When snow hits the slopes, no skier or snowboarder longs to sit indoors to read a book. But in the off-season or between trips to the ski hill, books can keep your head in the game. If you want to round out your knowledge of the sports or simply find gifts for the skiers or snowboarders in your life, you’ll want the best skiing books available.
We at The Adventure Junkies have compiled a list of the 14 best skiing books for yourself or for gifts. For seasoned skiers, these books provide the backbone for knowledge about the sport, including instruction and history.
Some give a glimpse into the lives of famous skiers; other provide essential information on snow safety and the world’s greatest places to ski and ride. We’ve also included a fun book for kids learning to ski. Check out the list.
With 30-plus years as a ski instructor and race coach, Ron LeMaster is highly qualified to describe techniques for the sport in his Ultimate Skiing (Human Kinetics, 2009, 224 pages). Instead of discussing different elements in isolation, he connects the snow, equipment, and kinesthetics with an emphasis on the physics of movement .
Photos and 3-D diagrams help to explain the biomechanics. While it’s above beginner levels, intermediate and advanced skiers can put the detailed, technical descriptions to use.
THE ALL-MOUNTAIN SKIER: THE WAY TO EXPERT SKIING
Targeting skiers who want to be experts mountain-wide in all conditions, R. Mark Elling doles out practical advice in The All-Mountain Skier (International Marine/Ragged Mountain Press, 2002, 240 pages). He first tackles what he calls the “toolbox,” the collection of necessary basic techniques such as stance, steering, edging, and body movement.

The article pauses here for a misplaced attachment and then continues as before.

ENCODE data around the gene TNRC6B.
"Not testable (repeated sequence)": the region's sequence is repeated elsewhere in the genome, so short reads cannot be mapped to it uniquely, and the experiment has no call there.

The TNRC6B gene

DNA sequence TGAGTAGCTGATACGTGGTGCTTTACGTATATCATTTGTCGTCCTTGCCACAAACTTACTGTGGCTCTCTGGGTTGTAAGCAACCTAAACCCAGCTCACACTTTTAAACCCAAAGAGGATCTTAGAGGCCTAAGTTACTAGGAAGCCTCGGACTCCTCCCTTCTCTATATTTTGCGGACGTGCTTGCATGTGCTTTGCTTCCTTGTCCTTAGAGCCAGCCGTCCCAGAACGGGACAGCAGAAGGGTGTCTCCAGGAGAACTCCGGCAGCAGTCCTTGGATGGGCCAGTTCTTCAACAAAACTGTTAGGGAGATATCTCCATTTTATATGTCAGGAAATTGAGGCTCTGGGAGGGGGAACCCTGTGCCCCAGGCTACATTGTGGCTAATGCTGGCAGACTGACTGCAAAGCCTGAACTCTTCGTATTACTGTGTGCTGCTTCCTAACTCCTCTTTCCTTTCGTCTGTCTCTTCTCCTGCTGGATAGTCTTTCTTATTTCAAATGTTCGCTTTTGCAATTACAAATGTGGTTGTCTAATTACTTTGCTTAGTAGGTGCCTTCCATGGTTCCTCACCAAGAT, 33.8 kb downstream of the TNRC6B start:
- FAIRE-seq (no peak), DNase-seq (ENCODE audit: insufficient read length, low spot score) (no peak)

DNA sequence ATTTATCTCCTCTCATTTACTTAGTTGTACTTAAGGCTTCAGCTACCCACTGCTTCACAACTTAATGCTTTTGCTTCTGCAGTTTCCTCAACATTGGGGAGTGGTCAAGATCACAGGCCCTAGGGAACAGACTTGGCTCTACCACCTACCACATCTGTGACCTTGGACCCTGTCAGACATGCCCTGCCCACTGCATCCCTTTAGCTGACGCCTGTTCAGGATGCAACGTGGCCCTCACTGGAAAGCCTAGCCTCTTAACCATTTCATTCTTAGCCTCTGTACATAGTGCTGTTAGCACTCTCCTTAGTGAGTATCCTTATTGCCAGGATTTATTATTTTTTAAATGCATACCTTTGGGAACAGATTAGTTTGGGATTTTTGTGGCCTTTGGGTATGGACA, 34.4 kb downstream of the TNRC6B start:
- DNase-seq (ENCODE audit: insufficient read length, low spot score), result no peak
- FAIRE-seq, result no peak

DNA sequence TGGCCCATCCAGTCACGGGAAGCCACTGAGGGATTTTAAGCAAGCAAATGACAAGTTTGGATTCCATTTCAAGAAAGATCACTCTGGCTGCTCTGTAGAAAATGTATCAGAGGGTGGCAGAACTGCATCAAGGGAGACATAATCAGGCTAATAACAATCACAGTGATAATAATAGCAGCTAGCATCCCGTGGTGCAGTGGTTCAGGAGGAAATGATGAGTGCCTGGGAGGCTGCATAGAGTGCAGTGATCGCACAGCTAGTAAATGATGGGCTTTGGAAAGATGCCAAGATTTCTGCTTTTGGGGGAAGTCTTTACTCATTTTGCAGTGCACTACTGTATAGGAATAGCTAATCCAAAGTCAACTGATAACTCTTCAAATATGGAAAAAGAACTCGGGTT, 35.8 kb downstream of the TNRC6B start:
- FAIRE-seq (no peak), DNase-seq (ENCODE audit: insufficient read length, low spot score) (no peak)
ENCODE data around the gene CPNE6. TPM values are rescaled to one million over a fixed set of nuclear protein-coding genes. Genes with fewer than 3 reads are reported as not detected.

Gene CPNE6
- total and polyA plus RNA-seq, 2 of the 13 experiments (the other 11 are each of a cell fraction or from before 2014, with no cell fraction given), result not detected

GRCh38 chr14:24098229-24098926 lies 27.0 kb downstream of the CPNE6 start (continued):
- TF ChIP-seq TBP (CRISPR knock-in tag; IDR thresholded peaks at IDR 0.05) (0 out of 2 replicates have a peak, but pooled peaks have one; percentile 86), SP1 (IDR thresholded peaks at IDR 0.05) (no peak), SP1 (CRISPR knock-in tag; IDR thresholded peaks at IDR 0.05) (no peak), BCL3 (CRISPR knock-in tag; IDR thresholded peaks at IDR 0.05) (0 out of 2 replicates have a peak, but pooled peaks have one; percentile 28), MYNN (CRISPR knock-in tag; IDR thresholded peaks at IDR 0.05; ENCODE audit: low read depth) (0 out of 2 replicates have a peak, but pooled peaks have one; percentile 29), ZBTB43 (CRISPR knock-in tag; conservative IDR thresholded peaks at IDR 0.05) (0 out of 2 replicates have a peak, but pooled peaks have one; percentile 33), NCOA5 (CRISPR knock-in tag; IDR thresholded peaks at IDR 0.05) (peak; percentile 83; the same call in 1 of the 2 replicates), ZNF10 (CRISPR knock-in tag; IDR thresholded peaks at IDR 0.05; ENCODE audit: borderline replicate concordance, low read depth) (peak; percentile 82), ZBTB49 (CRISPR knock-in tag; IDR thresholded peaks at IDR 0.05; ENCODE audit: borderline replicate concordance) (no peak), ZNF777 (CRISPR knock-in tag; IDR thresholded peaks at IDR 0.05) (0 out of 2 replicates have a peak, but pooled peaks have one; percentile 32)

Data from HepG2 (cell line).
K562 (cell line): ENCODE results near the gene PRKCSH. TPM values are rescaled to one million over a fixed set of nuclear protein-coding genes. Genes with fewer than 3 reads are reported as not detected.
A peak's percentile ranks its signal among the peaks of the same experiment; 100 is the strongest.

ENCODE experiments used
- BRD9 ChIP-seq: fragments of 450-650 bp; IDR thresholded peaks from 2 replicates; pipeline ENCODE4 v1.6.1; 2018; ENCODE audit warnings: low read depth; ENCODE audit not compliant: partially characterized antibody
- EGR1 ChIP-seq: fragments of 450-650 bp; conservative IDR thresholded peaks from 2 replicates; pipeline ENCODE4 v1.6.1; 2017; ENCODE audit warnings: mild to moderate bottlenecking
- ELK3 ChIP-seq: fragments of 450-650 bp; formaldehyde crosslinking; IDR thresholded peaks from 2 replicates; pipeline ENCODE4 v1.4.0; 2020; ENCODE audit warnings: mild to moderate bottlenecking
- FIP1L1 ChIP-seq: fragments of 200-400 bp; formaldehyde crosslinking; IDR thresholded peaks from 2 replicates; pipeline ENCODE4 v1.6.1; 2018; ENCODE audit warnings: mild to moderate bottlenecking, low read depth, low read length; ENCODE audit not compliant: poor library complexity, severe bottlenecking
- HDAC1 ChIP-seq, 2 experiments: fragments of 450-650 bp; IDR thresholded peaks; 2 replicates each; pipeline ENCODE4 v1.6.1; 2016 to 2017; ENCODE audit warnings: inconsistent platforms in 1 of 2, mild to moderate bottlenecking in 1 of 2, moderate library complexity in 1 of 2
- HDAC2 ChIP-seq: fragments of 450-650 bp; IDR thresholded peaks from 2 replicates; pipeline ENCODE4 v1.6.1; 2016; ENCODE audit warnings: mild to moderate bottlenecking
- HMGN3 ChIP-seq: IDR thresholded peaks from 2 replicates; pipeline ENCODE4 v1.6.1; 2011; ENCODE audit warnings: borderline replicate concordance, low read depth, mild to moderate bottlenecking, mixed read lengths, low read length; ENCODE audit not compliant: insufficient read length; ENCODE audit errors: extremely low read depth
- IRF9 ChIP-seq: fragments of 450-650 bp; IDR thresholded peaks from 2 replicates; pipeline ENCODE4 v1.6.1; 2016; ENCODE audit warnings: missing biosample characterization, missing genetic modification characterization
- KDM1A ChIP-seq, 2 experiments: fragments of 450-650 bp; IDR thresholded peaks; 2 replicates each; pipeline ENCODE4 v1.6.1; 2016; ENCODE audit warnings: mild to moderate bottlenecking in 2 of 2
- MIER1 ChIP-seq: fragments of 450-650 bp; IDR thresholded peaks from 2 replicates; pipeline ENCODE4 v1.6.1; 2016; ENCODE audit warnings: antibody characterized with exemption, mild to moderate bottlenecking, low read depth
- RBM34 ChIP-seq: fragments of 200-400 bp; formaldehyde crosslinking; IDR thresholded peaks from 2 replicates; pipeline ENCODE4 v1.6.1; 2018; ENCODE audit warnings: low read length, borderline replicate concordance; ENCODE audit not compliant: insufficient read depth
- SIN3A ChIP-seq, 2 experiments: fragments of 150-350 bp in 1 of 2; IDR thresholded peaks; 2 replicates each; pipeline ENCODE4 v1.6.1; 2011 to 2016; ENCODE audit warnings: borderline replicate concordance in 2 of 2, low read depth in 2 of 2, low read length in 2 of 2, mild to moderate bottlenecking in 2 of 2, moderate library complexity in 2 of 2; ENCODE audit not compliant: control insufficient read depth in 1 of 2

Drills you can take to the slopes follow the techniques. The mid-section of the book addresses gear. The third section is a “how to” for expert skiing powder, trees, and steeps.
HISTORY OF SKIING
THE STORY OF MODERN SKIING
Who better to tell the story of modern skiing than John Fry. Named to the U.S. National Ski Hall of Fame for his journalism and contributions to skiing over the decades, Fry takes readers from fledgling rope tows powered by truck engines to the world of mega-resorts in The Story of Modern Skiing (UPNE, 2010, 380 pages). The spark comes from personal insights delivered with humor and riveting detail.
CLIMB TO CONQUER: THE UNTOLD STORY OF WWII’S 10TH MOUNTAIN DIVISION SKI TROOPS
Peter Shelton, who has written for Ski magazine, chronicles the U.S. Army’s 10th Mountain Division in Climb to Conquer (Scribner, 2014, 288 pages). Trained specifically for winter, skiing, and mountain combat, the division launched in 1943 and fought in some of Italy’s most mountainous terrain. After the war, many of the division’s skiers went on to start up ski resorts.
THE FALL LINE: HOW AMERICAN SKI RACERS CONQUERED A SPORT ON THE EDGE
Sports writer Nathaniel Vinton plunges into World Cup ski racing in The Fall Line (W.W. Norton and Co., 2015, 384 pages). With detail on and off race courses, he takes readers into the world of Lindsey Vonn and Bode Miller, among other ski racers in leading up to the 2010 Olympics.
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TRACKING THE WILD COOMBA: THE LIFE OF LEGENDARY SKIER DOUG COOMBS